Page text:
All signs seem to point to this not only being a unique occurrence in baseball history, but also to it staying that way for quite a while.

    Tuesday, October 4, 2016

    Droughts, Expansion Team Series, and Other Trivia on the 2016 Playoffs

    Two years ago, I wrote about all of the teams with World Series droughts that would be going to the postseason. I didn’t intend to make it a regular feature back then, but then the very next season, wouldn’t you know it, there was yet another batch of teams looking to bust their drought! (And that postseason actually ended with a drought getting busted, unlike 2014!)

    Two years of looking at this aspect of the playoffs was enough to inspire me to look again, and it wound up being yet another interesting set of teams, so it looks like I have a new tradition on my hands here. How does it stack up to years past? Well enough, actually. In fact, once again, the Blue Jays are the third-shortest championship drought in the whole thing, despite last year marking their first postseason appearance in 22 seasons.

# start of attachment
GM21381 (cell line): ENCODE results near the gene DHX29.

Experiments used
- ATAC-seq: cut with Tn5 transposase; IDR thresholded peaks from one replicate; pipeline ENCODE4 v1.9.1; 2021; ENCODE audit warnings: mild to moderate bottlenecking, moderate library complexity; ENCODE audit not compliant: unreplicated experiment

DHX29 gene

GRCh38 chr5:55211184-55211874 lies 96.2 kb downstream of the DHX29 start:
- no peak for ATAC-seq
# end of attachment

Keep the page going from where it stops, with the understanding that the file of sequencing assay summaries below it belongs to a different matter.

Giants: 2014
    Red Sox: 2013
    Blue Jays: 1993
    Dodgers: 1988
    Mets: 1986
    Orioles: 1983
    Nationals: Never (team founded in 1969)
    Rangers: Never (team founded in 1961)
    Indians: 1948
    Cubs: 1908

    Comparing that to last year, we lose a little bit at the top (since the Yankees and Cardinals were the most recent winners from last year’s set, with 2009 and 2011 wins, respectively), but the addition of the second-longest active title drought in the Indians more than makes up for that. We once again have two 1960s expansion teams that have never won, although the Nationals are a little younger than the Astros.